No. 453.

Mr. Buck to Mr. Bayard .

No. 21.]

Sir: No incident of decisive interest has transpired since my last reference to political conditions. There has recently been published in [Page 606] the Lima papers a long manifesto of General Cáceres, in which he reviews the late attempt at negotiations for peace. He states his ultimatum in substance as follows:

The supreme court shall assume the supreme power of the Republic, with the exclusive object of designating a provisional government which shall be recognized and supported by both Cáceres and Iglesias, and by which general elections shall be called for a constitutional Congress, President and Vice-President of the Republic, and neither of the two generals referred to shall be a candidate; or, Generals Cáceres and Iglesias, exercising authority in the territories over which they govern, shall simultaneously call for general elections, recognizing the status of the present order of things. The constituent Congress to be thus elected shall assemble in some part of the Republic where no armed force belonging to either leader may exist. The Government thus chosen by popular vote shall be recognized by both generals, and they shall deliver over to it all the material they possess. The manifesto is dated Tarma, July 10, 1885. General Cáceres charges that the Government knew in advance his views, and that Señor Tovar’s mission did not cover any real desire or purpose to bring about peace. He reavows his purpose never to lay down arms until Iglesias retires or is driven from power.

The Government, it is thought, was fearful of trusting the army under its old organization after General Mas tendered his resignation; and for the purpose of injecting sufficient fresh and more reliable elements into the ranks, and of re-officering the troops with more trusted servants of its own, withdrew the army to Lima concurrently with the return to the capital of Señor Tovar and General Mas.

Perhaps this purpose has been measurably accomplished 5 and there appears some disposition to reach outward again. Last week upwards of one hundred men were sent to Pisco, something more than a hundred miles southward, and on Saturday last a force under command of General Ramirez, consisting of 80 artillerymen, with four guns and two Gat-ling guns, the battalion “Regeneration” No. 1, and police columns (which, by the way, are Government troops of the line) Nos. 1, 2, and 3, making in all some 1,000 men, embarked for the north, with Truxillo most likely in view as the objective point.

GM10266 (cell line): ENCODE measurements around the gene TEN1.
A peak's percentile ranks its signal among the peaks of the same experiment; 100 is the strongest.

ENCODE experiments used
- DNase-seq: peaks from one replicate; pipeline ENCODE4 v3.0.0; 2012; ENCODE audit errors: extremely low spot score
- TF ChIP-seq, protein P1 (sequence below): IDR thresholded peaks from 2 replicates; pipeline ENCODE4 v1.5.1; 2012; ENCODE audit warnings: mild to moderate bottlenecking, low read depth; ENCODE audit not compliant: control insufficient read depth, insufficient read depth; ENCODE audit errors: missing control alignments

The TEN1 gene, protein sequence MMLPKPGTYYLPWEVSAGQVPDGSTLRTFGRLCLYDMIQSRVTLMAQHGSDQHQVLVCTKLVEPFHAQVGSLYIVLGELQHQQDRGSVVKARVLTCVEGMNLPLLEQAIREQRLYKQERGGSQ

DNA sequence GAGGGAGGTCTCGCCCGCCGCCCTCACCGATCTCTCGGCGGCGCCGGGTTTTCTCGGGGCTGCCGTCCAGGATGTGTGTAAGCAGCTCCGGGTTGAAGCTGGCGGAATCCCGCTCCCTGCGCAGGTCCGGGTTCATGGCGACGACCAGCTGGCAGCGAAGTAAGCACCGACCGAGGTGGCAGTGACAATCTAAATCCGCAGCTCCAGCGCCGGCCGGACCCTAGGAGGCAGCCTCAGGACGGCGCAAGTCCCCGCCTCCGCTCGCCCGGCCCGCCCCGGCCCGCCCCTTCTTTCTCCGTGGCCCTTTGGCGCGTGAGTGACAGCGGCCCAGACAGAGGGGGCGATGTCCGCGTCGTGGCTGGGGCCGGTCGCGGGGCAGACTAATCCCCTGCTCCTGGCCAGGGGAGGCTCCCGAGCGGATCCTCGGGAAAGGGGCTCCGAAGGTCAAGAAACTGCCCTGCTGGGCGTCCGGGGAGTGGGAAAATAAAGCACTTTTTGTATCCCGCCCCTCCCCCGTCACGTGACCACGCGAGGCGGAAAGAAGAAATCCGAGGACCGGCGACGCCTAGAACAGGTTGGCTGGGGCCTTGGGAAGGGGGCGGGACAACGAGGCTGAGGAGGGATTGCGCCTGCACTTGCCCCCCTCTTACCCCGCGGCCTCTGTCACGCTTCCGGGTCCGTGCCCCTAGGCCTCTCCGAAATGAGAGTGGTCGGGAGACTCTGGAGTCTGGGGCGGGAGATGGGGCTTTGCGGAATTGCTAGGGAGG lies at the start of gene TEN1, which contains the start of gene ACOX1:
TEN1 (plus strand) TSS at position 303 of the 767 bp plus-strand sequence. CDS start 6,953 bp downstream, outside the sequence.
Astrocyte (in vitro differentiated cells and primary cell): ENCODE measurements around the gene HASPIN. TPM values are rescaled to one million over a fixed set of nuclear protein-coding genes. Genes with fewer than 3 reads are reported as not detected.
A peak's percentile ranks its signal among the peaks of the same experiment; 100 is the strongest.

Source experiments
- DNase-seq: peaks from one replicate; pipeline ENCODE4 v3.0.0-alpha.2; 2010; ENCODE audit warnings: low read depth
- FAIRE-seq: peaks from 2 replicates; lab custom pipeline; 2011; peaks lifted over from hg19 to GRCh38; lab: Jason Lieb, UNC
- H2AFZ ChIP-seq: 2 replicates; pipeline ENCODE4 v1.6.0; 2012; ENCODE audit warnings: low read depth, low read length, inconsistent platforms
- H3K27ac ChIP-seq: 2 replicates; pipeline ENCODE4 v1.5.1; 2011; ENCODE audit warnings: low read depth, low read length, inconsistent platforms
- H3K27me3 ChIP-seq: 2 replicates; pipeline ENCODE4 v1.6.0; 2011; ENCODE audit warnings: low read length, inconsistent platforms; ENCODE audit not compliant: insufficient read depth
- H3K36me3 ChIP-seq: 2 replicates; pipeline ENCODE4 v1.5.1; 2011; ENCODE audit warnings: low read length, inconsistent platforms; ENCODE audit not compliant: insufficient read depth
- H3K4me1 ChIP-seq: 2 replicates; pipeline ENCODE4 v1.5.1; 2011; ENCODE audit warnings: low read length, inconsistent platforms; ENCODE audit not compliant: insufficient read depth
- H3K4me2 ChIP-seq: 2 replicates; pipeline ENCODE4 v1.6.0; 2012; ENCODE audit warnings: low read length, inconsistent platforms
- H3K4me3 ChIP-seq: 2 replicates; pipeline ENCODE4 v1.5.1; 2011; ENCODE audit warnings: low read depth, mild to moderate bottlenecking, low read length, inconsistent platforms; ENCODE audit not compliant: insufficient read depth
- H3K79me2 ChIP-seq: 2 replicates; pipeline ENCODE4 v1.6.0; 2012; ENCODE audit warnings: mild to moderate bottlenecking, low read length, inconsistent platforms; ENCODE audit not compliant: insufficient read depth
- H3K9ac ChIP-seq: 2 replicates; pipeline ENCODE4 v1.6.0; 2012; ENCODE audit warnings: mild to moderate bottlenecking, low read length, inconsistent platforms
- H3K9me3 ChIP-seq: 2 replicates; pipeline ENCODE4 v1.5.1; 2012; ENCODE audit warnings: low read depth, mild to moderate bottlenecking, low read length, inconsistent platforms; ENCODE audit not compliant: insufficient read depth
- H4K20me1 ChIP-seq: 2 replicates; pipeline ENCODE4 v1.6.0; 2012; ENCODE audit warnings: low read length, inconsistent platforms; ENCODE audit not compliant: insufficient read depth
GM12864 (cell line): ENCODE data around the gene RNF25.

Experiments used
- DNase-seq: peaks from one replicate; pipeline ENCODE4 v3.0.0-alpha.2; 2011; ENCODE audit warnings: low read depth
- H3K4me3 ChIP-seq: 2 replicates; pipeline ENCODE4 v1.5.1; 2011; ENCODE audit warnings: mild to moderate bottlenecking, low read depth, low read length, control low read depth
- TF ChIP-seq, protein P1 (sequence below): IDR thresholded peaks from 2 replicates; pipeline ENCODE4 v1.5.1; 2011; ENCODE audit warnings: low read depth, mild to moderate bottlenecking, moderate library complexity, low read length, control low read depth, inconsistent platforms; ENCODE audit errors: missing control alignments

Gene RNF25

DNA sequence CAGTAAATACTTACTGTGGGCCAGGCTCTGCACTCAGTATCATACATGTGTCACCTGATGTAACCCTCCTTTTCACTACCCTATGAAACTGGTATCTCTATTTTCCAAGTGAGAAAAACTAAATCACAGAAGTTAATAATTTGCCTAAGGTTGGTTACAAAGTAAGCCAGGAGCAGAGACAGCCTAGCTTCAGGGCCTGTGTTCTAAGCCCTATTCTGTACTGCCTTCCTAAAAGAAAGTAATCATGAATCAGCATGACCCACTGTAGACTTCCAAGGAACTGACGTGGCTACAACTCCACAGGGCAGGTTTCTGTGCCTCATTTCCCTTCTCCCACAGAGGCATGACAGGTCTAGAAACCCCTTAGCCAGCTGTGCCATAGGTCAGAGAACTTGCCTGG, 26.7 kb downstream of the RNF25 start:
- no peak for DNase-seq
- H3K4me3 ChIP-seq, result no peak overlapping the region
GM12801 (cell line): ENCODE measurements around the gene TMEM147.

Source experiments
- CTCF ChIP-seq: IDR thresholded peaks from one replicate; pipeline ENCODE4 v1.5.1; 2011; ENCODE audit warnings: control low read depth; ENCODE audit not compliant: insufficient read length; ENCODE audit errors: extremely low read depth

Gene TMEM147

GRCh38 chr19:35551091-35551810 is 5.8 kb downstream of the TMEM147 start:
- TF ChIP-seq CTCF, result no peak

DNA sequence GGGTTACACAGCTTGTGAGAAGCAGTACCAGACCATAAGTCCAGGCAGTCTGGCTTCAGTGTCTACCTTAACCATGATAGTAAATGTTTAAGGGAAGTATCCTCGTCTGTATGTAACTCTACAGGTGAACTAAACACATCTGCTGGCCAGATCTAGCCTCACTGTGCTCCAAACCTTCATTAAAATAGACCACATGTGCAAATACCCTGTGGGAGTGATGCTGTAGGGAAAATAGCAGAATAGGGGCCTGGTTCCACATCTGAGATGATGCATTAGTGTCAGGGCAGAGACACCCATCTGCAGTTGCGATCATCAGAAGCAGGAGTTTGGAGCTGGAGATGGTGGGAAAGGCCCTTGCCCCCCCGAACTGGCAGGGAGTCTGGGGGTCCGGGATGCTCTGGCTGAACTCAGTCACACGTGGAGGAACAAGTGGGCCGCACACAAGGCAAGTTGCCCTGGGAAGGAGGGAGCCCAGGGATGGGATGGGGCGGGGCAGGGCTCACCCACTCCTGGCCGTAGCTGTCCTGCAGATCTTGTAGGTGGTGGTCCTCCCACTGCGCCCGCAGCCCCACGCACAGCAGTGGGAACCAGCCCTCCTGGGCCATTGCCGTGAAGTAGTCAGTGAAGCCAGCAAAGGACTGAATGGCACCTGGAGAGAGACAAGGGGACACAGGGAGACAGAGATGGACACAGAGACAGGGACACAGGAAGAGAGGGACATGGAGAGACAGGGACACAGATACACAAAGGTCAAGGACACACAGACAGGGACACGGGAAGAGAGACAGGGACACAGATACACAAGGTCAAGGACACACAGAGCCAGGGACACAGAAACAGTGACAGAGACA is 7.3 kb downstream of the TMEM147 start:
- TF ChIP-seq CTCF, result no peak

The Government must have about six hundred men already at San Pedro, which is, say, 85 miles distant by land from Truxillo. The latter place is occupied by Cácerestas with a force eight hundred or a thousand strong, and with a guard at Salaverry, its port, distant about 7 miles. They also have a force of perhaps upwards of a hundred men at Chimbote, some 26 leagues south. The port of Salaverry is closed, but not so that of Chimbote. This discrimination in favor of the latter place possibly results, as has been suggested, from the fact that some estates dependent on it as a port are owned by parties near the Government in Lima, and it is necessary to permit access for shipment of their sugar and other products. However this may be, interests in the north center about the important city of Truxillo; and I am given to understand at the palace the Government proposes to recapture the place, and thereby reassume control of the north and relieve foreigners of the exactions of, and outrages perpetrated by, the Monteneros.

Some time ago the foreign citizens at Truxillo, admonished by their experiences when the place was captured before, united, through their consular representatives, in petitioning the commanders of both forces to respect and protect foreign property in case of a battle; but both sides gave them to understand if a battle occurred they would have to take their chances. When the Government took the place in October [Page 607] last there was some bloody fighting, the place was sacked, and many foreigners suffered.

I was today told by Mr. Braun, the Bolivian minister, that arrangements had been effected by which, upon: the giving of guarantees, that goods shipped by way of Mollendo to Bolivia are to go through without stoppage at Arequipa, they shall be exempted from duties both by the Government and Cáceres forces.

Perhaps the position of Bolivia is of too great importance to both parties for either to continue their predatory exactions upon her commerce. It occurs to me there may be something more than mere commercial significance in this, for Mr. Braun remarked at the same time that he thought the civil war would end and matters be settled in two or three months. I have not observed any publication of this important matter in the papers, and the first I heard of it was from the Bolivian minister. This arrangement was effected some eight days ago; and there is at least coincidence between it and the fact that only a few days afterward occurred the embarkation of troops for both the south and the north, as already stated. This is, however, merely an inference of my own.

I have, &c.,


P. S.—August 8, 1885. Since writing the above I find this a.m. that some four hundred troops, possibly more, were sent from here to Chosica last night. There must now be at that point about 1,500 men, if all that have been sent up are still there. The Government permits no communication of news from the other side of Chosica. As the railroad is closed to trains except such as move under orders, nothing is known of what happens beyond.